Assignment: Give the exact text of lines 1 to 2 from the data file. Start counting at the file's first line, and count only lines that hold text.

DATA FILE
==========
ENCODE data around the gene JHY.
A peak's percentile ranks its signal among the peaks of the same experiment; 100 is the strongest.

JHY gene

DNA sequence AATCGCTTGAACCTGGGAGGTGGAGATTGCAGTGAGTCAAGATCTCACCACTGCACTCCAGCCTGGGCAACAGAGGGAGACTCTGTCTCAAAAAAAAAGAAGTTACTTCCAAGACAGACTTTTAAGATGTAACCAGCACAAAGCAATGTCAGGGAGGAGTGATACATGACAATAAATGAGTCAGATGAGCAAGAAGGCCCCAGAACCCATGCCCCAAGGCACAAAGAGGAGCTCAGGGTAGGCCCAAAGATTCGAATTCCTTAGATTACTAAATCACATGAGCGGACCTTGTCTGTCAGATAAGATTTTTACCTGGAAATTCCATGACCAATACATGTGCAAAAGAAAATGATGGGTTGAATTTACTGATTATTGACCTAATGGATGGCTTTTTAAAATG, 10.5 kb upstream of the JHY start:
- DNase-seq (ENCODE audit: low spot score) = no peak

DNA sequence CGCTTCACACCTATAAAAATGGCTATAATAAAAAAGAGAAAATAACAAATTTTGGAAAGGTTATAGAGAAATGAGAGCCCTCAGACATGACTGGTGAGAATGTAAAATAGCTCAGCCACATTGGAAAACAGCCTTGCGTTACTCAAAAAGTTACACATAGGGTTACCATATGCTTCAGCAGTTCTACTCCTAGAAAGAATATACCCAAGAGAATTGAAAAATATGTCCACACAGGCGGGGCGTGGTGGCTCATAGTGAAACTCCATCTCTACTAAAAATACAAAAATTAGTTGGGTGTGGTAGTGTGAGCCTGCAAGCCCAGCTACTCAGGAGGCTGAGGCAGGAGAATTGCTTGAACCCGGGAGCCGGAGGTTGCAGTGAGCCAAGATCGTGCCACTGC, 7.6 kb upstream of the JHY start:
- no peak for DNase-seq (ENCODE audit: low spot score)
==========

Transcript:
ENCODE data around the gene JHY.
A peak's percentile ranks its signal among the peaks of the same experiment; 100 is the strongest.